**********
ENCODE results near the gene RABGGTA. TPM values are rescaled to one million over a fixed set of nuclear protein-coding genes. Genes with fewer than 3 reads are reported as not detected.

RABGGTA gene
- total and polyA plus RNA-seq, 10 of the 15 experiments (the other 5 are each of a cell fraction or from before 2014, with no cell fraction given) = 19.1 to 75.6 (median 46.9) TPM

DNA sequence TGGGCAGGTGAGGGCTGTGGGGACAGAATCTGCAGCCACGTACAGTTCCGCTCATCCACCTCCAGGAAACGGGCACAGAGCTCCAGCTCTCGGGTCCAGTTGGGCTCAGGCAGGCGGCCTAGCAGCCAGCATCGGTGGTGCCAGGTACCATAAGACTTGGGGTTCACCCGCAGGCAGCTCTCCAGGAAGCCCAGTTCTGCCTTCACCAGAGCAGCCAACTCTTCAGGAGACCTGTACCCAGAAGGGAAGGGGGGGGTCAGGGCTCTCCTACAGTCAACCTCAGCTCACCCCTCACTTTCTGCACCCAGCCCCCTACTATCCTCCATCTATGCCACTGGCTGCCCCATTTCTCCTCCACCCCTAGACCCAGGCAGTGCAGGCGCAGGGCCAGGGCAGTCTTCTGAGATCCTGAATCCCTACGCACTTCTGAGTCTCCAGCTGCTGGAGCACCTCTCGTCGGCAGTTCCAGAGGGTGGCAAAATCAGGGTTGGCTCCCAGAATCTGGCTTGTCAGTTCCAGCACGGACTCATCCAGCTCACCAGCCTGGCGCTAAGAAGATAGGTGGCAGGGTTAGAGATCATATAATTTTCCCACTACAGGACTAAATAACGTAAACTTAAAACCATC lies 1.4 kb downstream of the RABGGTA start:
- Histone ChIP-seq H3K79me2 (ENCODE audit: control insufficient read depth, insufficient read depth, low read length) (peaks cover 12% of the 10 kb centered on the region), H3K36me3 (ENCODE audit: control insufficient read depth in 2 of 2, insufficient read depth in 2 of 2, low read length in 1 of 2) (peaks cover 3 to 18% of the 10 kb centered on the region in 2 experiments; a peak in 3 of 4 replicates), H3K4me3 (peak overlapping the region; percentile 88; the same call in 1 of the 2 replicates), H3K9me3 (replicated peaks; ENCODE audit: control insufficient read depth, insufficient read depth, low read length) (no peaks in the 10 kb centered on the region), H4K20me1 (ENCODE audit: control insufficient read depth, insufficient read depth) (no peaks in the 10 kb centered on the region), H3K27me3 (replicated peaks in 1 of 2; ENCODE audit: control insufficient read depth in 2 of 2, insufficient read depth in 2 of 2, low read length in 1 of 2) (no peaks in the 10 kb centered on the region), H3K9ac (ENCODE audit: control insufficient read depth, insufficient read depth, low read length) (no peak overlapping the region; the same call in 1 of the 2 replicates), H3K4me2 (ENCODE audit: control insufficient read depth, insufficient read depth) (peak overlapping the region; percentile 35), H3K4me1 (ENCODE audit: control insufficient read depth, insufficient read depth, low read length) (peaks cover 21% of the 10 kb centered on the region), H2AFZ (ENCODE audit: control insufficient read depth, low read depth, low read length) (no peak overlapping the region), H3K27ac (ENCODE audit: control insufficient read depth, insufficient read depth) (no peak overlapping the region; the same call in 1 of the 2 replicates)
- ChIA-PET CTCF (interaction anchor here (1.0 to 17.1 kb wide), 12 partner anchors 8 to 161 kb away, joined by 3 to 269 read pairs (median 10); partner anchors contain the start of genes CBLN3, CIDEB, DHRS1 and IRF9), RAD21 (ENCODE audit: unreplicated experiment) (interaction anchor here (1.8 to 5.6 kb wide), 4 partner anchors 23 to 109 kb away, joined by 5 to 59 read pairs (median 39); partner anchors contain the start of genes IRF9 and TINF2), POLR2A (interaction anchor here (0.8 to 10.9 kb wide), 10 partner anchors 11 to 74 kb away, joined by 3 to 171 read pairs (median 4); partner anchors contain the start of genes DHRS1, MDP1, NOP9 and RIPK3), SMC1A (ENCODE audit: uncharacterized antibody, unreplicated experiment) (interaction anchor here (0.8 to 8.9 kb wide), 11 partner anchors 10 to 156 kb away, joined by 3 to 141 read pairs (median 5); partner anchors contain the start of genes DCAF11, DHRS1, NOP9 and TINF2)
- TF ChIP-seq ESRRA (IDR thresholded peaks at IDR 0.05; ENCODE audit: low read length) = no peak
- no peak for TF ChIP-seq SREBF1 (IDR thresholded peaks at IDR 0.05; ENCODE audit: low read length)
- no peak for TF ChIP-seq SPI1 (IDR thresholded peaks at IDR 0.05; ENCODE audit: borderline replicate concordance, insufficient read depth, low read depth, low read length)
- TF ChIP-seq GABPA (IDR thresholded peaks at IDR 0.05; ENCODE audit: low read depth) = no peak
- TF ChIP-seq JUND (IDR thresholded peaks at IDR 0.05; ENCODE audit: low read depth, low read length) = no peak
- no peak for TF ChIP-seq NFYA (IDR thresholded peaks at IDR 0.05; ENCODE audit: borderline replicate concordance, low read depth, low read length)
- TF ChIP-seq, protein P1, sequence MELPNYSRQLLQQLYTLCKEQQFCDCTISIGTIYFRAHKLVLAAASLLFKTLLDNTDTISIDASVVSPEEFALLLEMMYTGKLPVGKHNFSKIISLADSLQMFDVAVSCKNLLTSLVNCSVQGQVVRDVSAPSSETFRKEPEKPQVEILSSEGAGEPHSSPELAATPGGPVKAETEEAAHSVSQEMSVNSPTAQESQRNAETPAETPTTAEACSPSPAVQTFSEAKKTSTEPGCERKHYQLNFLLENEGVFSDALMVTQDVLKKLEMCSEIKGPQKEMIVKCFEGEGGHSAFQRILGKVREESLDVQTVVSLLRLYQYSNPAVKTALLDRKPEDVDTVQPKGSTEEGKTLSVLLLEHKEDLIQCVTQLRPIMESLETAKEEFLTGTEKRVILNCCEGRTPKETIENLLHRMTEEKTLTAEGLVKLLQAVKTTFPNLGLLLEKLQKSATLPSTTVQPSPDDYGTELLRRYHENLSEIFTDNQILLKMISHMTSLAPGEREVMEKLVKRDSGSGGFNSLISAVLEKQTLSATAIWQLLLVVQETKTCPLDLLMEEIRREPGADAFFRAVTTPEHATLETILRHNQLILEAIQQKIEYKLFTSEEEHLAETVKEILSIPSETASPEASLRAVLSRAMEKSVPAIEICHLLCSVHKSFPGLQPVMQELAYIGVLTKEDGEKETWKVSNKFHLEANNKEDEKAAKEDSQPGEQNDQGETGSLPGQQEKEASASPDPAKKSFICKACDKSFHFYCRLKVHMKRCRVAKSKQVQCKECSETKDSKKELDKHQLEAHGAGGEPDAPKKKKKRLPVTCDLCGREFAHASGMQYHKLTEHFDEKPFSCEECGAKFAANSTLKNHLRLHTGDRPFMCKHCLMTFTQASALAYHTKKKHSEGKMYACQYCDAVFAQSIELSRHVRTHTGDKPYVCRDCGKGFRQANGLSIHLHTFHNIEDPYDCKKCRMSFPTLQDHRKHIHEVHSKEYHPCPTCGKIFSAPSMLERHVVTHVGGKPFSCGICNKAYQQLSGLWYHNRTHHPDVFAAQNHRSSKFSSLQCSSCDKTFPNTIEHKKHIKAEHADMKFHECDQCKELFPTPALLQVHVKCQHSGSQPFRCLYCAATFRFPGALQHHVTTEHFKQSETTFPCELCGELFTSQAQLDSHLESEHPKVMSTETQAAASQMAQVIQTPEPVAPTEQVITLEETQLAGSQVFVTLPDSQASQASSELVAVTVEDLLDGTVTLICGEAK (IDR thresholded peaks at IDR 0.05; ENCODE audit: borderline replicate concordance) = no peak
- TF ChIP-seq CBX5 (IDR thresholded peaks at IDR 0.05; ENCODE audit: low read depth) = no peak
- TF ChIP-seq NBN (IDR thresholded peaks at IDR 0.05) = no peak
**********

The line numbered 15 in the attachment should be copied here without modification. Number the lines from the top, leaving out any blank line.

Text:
- TF ChIP-seq NBN (IDR thresholded peaks at IDR 0.05) = no peak